|The "new" iPod Shuffle, now in many colors. (image courtesy of Apple)|
Overall, it's still expensive and feature-poor compared to the Sansa Clip, which offers more memory, an FM tuner, and a screen, but it is a much nicer-feeling product. The Sansa Clip still feels like a toy, as do most non-Apple MP3 players.
Ultimately, the new iPod Shuffle is a mature, solid product and in many ways, a perfect design.
The new Nano is a bit more baffling. I suspect it's just marking time and covering a price point for Apple, as they can't yet get iPod Touches down to a cheap enough price point, can't charge more for the Shuffle, and are unwilling to leave a gap in their iPod price line for a competitor to fill.
|The current iteration of the iPod Nano (image courtesy of Apple)|
I did somewhat anticipate their grafting a touchscreen onto such a tiny form factor, but after the addition of the camera to the Nano in the previous round of revisions, I expected it to be the Shuffle that got it, rather than the Nano.
That would have allowed Apple to claim they were still moving forward on the Shuffle design rather than "retreating" to a previous one, and would have left the door open for more advancements in Nano land (the lack of a camera on the new one is arguably a big step backwards).
In its current design, the Nano is intended to be clipped onto one's clothing, like the Shuffle. But in practice, this means both the display and the controls for the unit are facing out and away from the user, so the user has to look down at their clothes and/or pull the Nano towards themselves to see and manipulate it. Because the screen is the control surface, and because it is so tiny, it is very difficult to hold the Nano while controlling it, and while you are pushing its surface, much of the screen is obscured.
Contrast that with the "candy bar" Nano design. Its hardware controls and orientation allowed for "blind" operation - you could skip tracks or pause in your pocket, without looking at the screen. Because it was "candy bar" style and size, it afforded gripping in the hand while looking at the screen, without obstructing the screen.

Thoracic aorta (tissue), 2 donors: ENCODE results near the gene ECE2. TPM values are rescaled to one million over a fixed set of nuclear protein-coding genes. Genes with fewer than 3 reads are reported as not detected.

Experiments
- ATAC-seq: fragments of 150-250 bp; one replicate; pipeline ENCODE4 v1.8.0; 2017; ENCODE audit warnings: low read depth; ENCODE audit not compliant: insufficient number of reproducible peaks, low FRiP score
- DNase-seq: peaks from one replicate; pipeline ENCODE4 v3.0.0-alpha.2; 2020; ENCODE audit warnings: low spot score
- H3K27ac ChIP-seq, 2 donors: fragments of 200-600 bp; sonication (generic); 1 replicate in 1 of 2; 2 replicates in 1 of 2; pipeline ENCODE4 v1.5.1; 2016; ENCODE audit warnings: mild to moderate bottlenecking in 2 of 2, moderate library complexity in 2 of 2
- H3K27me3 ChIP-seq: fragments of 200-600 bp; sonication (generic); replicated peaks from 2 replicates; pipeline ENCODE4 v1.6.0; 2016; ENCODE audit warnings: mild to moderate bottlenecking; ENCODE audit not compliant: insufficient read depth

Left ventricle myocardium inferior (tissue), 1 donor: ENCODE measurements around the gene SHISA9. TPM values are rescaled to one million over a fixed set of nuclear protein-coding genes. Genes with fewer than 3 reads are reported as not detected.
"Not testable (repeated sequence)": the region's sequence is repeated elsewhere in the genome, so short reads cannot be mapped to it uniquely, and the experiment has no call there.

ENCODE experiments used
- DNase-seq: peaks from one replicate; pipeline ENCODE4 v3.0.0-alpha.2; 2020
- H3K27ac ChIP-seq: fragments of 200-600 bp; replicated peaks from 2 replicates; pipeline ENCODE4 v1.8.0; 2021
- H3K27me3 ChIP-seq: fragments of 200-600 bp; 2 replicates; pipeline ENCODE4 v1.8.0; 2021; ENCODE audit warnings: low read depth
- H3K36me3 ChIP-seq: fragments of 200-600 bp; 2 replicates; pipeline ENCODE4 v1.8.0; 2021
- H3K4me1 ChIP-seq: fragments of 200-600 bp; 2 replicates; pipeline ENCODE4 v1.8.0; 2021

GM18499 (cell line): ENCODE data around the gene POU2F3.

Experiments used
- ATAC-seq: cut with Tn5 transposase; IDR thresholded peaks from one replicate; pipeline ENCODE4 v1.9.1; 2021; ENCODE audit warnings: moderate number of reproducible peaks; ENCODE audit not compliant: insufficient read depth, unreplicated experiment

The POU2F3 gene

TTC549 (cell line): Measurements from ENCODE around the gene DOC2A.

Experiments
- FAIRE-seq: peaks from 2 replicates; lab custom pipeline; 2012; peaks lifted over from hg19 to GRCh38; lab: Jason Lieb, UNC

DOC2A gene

The new Nanos also don't allow users to install or run apps (and I'm glad about that, because otherwise there would be yet another Apple mobile configuration to design for), but their visual interface design picks up many of the cues of Apple's higher-end products, including fancy animations, a pivoting display, "multi-touch", and more. Much of this is simply gratuitous, but goes a long way to justifying the pricing in consumer's minds.
I find the much-vaunted "multi-touch" control silly and inferior to the simple elegance of the click wheel for something like the Nano. The Nano itself is hard to pin down - it's too fancy and fiddly for the gym, the Shuffle being far superior for that.
Eventually, I expect Apple to merge these two products - their design framing suggests they're headed this way. Again, I suspect it's a matter of covering price points while they wait for component and design costs to come down, for all aspects of the product line. When they do, I hope they manage to keep more of the ring button design and less of the touchscreen, but past behavior sadly indicates otherwise.
In the meantime, Apple manages to monetize its quirky design choices and its decisions to emphasize the "feel" of products as much as their actual features.
Most people, even hardcore audiophiles, are better off using a smartphone or iPod Touch-type device as a music player. If you need a portable for the gym, I'd still recommend the Sansa Clip over the Shuffle unless you're an all-Mac person. The Sansa Clip may feel like a toy, but that minimizes the pain you feel when you drop it or lose it.